Kazimierz and Podgórze
In 2010, a pedestrian and cycle bridge joined the two banks of the Vistula, thus streamlining communication between Kazimierz and Podgórze.
Kazimierz, founded in the 14th century as a separate town, was, by the end of the 18th century, connected to Krakow. At the end of the 15th century, the Jewish quarter was created here, which existed until the Second World War II, when the Nazis crowded the entire Jewish population of Krakow into the ghetto located on the other side of the Vistula River in Podgórze.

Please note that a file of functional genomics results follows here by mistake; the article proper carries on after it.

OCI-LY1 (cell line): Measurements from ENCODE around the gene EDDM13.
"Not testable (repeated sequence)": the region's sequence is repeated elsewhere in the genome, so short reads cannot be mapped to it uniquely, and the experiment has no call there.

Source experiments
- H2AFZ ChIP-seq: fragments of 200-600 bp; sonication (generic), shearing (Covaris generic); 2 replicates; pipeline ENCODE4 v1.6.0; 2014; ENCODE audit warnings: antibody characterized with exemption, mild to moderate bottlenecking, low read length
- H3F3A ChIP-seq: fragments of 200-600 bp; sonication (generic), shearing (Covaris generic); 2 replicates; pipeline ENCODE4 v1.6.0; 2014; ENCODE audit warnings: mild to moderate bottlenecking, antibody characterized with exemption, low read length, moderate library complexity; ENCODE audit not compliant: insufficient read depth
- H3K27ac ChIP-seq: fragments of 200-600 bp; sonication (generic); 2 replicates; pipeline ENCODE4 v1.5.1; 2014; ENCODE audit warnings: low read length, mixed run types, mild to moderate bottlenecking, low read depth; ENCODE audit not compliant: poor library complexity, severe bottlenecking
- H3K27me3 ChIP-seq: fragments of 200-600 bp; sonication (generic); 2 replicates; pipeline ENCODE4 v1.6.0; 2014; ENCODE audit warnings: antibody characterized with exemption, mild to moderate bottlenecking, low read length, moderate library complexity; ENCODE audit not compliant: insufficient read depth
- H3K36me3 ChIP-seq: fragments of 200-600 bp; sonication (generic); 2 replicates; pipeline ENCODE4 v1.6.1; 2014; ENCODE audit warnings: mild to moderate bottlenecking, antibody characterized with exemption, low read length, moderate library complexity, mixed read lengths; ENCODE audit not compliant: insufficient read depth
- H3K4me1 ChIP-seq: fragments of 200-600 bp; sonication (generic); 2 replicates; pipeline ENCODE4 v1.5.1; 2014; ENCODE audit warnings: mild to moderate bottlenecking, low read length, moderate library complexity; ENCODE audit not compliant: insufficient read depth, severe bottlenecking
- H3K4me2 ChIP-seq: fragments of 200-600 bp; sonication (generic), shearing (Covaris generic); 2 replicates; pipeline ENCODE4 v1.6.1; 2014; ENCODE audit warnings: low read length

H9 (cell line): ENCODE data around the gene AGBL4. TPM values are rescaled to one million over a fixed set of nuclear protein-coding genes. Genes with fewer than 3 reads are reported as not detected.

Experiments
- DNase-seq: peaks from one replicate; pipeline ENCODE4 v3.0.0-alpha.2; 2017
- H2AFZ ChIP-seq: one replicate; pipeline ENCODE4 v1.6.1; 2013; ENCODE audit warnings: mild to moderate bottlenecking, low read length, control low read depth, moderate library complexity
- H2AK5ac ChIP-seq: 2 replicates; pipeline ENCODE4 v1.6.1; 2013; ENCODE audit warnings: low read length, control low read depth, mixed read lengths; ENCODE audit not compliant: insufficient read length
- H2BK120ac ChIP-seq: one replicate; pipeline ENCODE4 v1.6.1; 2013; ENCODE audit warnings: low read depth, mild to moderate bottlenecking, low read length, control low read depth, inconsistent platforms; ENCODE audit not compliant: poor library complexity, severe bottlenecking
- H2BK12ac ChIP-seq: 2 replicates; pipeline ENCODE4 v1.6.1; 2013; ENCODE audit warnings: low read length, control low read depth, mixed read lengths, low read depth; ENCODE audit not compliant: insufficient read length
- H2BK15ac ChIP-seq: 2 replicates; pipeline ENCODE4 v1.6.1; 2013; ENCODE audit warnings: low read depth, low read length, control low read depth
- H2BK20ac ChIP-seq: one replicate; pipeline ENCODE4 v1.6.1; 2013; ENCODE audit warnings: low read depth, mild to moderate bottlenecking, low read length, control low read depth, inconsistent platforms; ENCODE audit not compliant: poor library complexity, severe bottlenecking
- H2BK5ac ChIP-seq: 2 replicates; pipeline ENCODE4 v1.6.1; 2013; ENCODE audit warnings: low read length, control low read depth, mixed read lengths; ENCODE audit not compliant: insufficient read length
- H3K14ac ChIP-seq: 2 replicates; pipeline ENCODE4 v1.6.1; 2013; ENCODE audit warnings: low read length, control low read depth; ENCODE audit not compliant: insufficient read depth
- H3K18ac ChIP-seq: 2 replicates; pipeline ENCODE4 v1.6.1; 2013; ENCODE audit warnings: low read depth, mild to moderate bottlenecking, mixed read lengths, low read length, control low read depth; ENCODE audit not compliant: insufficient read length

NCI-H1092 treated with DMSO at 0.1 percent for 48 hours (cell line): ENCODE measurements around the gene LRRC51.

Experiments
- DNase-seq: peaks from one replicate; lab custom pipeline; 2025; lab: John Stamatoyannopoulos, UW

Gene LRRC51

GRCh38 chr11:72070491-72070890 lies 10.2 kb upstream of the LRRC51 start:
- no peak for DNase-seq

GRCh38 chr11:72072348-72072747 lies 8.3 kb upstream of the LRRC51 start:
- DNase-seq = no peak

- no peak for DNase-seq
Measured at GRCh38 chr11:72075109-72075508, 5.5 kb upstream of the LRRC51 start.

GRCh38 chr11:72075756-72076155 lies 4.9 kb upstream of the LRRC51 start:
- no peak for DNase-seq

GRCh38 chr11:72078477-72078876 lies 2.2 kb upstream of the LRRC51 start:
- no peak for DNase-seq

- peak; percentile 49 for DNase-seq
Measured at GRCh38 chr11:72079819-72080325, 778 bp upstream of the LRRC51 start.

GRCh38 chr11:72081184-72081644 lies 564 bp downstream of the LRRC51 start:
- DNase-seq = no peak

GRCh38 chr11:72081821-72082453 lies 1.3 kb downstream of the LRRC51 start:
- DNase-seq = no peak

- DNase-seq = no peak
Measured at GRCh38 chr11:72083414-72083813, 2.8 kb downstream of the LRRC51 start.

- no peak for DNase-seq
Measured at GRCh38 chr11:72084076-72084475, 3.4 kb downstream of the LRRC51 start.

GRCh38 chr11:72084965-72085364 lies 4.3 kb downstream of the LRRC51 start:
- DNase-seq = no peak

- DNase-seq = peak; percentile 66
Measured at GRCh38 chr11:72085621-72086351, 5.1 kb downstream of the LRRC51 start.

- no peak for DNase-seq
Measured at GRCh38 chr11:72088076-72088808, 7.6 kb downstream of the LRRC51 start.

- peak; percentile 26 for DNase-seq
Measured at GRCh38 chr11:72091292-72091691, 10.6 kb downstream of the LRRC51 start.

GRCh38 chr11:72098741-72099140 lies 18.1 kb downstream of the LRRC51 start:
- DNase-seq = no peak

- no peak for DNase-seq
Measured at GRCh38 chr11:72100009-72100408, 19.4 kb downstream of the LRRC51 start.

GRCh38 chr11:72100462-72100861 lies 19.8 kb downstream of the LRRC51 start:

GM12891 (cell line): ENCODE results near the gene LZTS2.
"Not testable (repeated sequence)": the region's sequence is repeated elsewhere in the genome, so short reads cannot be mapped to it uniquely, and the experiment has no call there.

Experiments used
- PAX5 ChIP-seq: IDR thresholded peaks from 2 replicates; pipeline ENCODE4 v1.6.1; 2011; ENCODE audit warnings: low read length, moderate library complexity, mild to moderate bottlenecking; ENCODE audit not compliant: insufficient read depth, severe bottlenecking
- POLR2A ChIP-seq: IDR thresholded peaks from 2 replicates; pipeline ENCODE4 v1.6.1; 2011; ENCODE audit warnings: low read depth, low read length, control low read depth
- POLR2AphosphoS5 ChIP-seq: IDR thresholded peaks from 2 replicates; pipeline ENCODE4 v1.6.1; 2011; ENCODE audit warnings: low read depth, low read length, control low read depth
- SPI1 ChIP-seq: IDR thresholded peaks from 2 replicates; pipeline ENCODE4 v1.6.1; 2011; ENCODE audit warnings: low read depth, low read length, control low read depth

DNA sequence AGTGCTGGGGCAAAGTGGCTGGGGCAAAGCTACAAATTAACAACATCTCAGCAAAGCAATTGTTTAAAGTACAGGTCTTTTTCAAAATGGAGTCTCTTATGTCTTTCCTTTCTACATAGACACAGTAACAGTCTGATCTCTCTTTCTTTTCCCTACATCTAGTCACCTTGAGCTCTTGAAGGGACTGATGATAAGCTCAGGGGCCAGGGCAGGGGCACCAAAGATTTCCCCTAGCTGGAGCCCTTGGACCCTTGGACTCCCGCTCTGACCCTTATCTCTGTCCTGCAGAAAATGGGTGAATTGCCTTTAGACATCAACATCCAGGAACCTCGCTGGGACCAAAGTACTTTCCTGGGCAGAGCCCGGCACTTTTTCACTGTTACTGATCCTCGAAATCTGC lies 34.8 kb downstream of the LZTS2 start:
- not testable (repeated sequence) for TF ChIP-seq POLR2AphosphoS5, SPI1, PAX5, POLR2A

The pacification campaign carried out in the ghetto in 1943 sealed the tragic fate of Krakow's Jewish community. Today, the former inhabitants of the area surrounding Szeroka Street are recalled by the preserved synagogues and the restored Remuh cemetery. Kazimierz – a favourite place of artists, full of studios and art galleries – is today one of Krakow's biggest tourist attractions. The magic of the old Jewish town can still be felt here, and the unique conglomeration of the district consists of many contrasts: There are churches and synagogues here, Hasidim and clubbers, solemn celebrations and the weekend bazaar in Nowy Square. In 2010, a pedestrian and cycle bridge joined the two banks of the Vistula, thus streamlining communication between Kazimierz and Podgórze. Also in 2010, opened in Podgórze the branch of the Historical Museum of Krakow besieged by visitors – the former Oskar Schindler Enamel Factory and nearby, also including the use of post-industrial buildings, the modern building of the Museum of Contemporary Art (MOCAK) was created. Nearby, on the Vistula River, to which Krakow is once again happy to return, there is the original architectural concept for the new site for the Tadeusz Kantor Museum.